Ramsey County became the new owner of the Vadnais Sports Center on Tuesday in a move that promises to end the center’s financial struggles, but comes at a steep price to private investors who paid for its construction.

The County Board voted 6-1 to pay $10.55 million for the complex, which was built in 2010 for $26 million in revenue bonds issued through the Vadnais Heights Economic Development Authority on behalf of the Deephaven-based nonprofit Community Facility Partners.

The four-year-old building is at the corner of County Road E and Hwy. 61 in Vadnais Heights.

In the weeks since signing a letter of intent to buy the center, which includes a 100,000-square-foot domed fieldhouse and two ice rinks, county officials and an independent firm — Ehlers, a financial advisory firm that works with local governments — have combed through the facility’s finances to make sure it can support itself.

Victoria Reinhardt was among several commissioners who said Tuesday that the due diligence has convinced her that the county is getting a nearly new arena that poses no financial risk to taxpayers.

“It’s going to have a spotlight on it — and it should, because we’re making a big step here,” Reinhardt said. “The bottom line is that I feel confident with this, and it’s been something that I know we’ve scrutinized from every possible angle to make sure our taxpayers weren’t going to get stuck with additional costs.”

But Janice Rettman, the commissioner casting the lone dissenting vote, questioned the board’s willingness to make an internal loan from the county’s capital projects fund to buy the sports center when many of the county’s 10 arenas could use upgrades. If those arenas were brought up to newer standards, she said, “I might be more willing to consider this.”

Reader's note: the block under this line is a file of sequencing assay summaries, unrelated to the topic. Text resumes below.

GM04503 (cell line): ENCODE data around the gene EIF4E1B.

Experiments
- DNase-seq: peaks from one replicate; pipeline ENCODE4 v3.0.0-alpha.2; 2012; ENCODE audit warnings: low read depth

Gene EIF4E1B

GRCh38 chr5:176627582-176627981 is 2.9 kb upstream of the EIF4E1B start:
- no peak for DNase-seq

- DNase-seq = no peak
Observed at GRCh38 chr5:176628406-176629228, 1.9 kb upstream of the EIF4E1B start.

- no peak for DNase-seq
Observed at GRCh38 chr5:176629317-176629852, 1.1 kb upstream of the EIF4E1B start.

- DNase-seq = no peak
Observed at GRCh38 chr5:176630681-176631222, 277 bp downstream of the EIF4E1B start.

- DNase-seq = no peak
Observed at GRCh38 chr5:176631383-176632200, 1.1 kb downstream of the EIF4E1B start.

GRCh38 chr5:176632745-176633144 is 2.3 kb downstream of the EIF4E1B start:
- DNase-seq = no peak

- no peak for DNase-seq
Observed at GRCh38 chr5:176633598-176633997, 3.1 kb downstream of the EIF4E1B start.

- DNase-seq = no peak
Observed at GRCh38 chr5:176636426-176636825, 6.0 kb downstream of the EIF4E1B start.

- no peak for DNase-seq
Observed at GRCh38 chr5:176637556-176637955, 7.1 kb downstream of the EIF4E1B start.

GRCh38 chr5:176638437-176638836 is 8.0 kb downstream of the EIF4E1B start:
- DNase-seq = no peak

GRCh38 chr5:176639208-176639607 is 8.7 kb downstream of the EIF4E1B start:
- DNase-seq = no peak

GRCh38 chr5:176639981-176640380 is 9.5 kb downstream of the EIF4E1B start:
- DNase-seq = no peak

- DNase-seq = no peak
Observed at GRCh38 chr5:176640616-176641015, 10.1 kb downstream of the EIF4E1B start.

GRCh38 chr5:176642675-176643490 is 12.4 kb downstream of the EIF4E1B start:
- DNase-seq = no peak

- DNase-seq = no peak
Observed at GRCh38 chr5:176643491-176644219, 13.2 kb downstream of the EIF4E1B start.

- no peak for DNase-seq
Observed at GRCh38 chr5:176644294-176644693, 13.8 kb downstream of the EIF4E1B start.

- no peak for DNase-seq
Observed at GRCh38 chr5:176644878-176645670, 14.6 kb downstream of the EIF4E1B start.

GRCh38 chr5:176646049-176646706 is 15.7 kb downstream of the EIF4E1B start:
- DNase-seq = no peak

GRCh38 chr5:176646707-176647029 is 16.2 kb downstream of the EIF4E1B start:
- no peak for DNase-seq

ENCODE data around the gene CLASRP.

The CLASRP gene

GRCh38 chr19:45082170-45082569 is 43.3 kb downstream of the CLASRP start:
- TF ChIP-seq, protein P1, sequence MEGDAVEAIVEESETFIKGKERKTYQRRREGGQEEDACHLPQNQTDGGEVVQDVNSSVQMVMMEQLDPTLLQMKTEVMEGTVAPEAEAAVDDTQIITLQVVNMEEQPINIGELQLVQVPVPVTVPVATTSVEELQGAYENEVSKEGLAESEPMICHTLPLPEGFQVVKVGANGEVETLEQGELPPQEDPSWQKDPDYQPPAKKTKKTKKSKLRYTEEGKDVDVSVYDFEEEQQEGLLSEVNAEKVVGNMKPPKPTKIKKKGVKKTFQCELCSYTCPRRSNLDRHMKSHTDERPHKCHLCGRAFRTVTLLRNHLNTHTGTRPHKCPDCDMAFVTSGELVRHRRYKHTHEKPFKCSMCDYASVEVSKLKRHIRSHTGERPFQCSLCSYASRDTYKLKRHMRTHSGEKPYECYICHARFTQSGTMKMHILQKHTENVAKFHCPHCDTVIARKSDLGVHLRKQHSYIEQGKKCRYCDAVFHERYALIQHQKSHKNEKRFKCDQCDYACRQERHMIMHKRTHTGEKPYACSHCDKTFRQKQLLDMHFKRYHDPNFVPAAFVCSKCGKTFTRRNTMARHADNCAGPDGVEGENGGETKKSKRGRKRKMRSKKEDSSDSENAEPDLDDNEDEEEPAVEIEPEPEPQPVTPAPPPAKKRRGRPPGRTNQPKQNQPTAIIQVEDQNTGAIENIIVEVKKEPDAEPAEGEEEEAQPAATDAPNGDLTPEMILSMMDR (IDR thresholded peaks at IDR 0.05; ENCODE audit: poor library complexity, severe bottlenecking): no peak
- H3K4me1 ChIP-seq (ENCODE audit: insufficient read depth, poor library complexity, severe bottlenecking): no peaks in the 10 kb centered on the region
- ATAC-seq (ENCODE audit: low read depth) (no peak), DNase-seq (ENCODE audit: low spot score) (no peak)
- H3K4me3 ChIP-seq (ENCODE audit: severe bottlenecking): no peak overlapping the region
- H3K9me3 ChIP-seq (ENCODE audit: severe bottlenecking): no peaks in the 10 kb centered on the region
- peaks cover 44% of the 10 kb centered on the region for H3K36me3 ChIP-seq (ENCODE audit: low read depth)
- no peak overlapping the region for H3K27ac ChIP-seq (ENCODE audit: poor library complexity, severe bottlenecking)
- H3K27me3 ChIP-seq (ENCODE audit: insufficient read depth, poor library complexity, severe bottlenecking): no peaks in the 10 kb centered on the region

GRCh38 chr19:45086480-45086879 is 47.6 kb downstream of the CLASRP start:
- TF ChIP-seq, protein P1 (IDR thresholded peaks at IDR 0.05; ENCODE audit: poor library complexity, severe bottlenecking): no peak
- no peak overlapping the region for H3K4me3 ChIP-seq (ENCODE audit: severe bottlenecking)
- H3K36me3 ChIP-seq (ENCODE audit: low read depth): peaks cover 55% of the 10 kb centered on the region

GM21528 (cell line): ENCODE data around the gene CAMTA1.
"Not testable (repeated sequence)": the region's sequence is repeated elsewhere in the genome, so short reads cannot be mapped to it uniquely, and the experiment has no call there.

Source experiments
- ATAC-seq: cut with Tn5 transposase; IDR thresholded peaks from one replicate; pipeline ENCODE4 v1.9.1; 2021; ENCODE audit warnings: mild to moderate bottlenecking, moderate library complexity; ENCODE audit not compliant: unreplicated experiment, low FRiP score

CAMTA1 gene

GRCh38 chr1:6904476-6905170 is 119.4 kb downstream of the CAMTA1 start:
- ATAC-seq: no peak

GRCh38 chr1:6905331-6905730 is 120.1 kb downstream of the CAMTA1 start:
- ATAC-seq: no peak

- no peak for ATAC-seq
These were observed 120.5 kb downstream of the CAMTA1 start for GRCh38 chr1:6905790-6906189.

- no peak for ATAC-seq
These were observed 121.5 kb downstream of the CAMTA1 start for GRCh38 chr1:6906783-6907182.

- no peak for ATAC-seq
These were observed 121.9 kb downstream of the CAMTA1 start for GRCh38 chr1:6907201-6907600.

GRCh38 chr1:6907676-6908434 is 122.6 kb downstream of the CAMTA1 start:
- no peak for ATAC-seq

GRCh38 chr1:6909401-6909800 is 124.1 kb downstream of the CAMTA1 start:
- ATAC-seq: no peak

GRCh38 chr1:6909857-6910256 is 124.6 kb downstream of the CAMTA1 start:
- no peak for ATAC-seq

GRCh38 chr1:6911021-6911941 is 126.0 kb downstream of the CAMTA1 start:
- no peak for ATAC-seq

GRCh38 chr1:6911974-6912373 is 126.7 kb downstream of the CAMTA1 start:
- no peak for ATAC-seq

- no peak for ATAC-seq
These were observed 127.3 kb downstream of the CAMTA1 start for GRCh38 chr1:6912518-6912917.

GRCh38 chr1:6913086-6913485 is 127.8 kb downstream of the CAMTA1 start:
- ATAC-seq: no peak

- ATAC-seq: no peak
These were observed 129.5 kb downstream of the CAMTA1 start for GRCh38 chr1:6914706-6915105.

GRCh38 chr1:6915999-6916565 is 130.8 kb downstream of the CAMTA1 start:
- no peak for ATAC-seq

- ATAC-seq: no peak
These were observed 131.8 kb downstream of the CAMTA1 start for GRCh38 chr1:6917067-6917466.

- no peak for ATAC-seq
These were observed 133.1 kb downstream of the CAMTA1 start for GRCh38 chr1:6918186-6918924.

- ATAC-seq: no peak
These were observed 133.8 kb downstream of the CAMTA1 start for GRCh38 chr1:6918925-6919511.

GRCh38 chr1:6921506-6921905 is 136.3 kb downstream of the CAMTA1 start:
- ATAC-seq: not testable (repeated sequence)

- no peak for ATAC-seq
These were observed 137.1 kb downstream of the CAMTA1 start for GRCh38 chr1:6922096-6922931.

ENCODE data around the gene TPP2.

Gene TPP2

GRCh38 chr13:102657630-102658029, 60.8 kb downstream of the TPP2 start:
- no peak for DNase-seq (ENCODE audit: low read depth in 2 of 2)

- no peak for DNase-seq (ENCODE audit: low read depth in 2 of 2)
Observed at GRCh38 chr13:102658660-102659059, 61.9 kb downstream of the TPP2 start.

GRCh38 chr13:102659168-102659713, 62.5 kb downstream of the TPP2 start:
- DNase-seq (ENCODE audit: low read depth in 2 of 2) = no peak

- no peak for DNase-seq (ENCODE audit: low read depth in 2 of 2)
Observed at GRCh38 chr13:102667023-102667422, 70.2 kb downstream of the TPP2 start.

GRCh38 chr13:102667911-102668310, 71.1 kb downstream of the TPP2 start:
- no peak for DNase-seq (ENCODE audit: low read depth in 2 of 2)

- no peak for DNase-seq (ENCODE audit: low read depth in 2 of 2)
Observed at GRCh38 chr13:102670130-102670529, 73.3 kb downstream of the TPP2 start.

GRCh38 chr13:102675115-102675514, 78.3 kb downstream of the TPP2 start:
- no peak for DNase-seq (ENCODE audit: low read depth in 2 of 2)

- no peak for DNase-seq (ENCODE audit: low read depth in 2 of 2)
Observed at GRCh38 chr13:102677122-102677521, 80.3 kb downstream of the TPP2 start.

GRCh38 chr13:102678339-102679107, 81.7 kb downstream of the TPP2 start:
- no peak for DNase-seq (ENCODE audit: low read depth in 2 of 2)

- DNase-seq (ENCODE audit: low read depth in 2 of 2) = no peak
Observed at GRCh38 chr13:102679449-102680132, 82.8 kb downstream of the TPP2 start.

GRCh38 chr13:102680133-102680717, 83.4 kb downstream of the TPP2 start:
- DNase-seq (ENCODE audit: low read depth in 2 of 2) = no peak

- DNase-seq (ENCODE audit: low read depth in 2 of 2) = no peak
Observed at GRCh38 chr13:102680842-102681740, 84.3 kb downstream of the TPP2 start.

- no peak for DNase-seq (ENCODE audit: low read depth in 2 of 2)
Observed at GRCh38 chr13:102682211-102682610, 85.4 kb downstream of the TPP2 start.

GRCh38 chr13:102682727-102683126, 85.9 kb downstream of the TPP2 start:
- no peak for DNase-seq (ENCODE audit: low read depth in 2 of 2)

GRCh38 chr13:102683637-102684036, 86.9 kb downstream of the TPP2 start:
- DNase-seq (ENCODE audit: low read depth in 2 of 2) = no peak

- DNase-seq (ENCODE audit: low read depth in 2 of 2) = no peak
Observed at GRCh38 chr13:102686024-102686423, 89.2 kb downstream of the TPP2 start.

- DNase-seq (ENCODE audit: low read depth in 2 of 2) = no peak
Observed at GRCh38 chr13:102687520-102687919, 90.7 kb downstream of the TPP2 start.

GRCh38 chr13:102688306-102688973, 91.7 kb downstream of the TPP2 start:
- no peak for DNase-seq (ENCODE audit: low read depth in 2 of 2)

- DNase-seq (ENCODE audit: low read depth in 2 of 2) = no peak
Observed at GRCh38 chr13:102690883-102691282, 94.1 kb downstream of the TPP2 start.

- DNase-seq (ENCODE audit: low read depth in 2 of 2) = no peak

Other commissioners, however, including Rafael Ortega, said the deal to buy the Vadnais Sports Center was too good to pass up.

“The reality is, this is a good opportunity for us,” he said, adding that the purchase will serve as a catalyst for discussing the future of all the county’s arenas.

The Ehlers review showed the sports center generated about $1.68 million in revenues in 2013 and is projected to match that in 2015.

The center’s expenses, excluding debt service, were just under $1.3 million last year. The county expects to reduce those costs in 2015 by about $300,000 because it won’t have to pay as much for management and other fees and will save about $75,000 in insurance costs and $68,000 on service contracts.

Based on that analysis, the center should generate about $680,000 in net revenue. Of that, an average of $490,000 will be repaid to the county’s capital improvement fund each year for 20 years. About $190,000 would be left annually for contingency costs and future improvements to the center.

The analysis also noted that maintaining that revenue depends on whether the center’s main tenants, which include four skating clubs and hockey teams, continue to use the facility. County officials say that they don’t anticipate a drop-off in use.

A reduction in debt service costs is a key reason the sports center will have a better cash flow under county ownership. When revenues failed to meet overly optimistic projections, Community Facility Partners defaulted on the bonds and the city of Vadnais Heights stopped subsidizing the sports center.

Last month, a group of the bondholders lost an appeal in Ramsey County Probate Court to halt the sale. In a letter to the County Board before the meeting, bondholders made one more last-ditch plea to find another option aimed at forestalling their losses.

The bondholders will receive whatever is left from the $10.55 million purchase price after fees due to their trustee, U.S. Bank, and Community Facility Partners, lawyers and others are paid.